With sentiment dominated by events across the pond in Washington D.C., it was a mixed week for investment markets.
On Wednesday night, there was a sense of relief as, with a vote of 314-117, the US House approved the debt ceiling and budget cuts package. The agreement now heads to the Senate with sign-off expected by President Joe Biden at the weekend, just before the 5th June anticipated deadline.
Investment markets reacted positively to the news, although I expect it won’t be long before investors’ attention once again turns back to the future path of inflation and interest rates in the period ahead. The Federal Reserve meets next on the 13th June and announces its decision on the 14th. Expectations in the market are divided with Federal Reserve Governor Philip Jefferson saying in a speech on Wednesday that pausing rate hikes at the next meeting would offer time to analyse more data before making a decision regarding any additional tightening.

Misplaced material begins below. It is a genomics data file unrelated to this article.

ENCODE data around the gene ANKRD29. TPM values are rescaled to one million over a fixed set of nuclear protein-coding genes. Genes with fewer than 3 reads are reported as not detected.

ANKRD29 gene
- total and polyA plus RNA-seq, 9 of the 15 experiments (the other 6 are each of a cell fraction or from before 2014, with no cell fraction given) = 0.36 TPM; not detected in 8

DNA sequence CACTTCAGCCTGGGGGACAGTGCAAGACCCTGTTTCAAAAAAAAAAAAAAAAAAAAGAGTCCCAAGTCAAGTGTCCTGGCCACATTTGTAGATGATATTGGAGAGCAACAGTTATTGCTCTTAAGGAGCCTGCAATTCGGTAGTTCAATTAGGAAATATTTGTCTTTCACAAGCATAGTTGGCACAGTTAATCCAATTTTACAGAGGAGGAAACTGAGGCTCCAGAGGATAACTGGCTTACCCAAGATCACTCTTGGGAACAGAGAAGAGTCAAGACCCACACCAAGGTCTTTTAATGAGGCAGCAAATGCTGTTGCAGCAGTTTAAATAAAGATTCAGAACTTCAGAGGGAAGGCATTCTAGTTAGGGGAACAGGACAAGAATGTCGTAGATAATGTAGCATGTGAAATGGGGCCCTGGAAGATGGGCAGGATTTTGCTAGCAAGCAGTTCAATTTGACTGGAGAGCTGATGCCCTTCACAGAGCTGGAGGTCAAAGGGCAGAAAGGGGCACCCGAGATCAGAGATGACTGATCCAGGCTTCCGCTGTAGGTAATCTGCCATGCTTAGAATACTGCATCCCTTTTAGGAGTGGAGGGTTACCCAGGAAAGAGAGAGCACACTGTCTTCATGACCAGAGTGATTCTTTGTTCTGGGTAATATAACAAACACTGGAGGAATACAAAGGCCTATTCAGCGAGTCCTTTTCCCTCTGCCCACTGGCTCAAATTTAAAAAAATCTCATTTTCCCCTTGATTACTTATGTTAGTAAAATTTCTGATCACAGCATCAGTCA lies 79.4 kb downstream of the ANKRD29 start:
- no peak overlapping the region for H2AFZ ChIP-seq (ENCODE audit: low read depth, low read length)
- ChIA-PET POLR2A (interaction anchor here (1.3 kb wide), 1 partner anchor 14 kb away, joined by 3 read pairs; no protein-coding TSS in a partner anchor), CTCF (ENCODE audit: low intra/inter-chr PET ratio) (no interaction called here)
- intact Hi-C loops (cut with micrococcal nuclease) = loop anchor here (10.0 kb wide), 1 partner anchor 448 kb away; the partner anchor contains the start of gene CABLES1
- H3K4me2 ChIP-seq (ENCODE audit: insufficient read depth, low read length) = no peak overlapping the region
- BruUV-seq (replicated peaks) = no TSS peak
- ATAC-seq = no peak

On Thursday, Nationwide provided May’s house price data. The building society revealed that UK house prices experienced their sharpest annual decline in almost 14 years, falling by 3.4% in the year to May. It would come as no surprise for anyone who keeps a close eye on Rightmove (a favourite British pastime), with a marked increase in residences showing as ‘reduced’ in recent months.
The trend of falling prices looks likely to continue in the medium term as affordability remains under pressure from the increased cost of living. Borrowing costs are also on the rise again. In response to the recent inflation data and the corresponding increase in interest rate expectations, many lenders have raised their mortgage rates (or pulled deals altogether!), reducing the amount individuals can borrow.
John Naylor, Chartered FCSI – Head of Investment Committee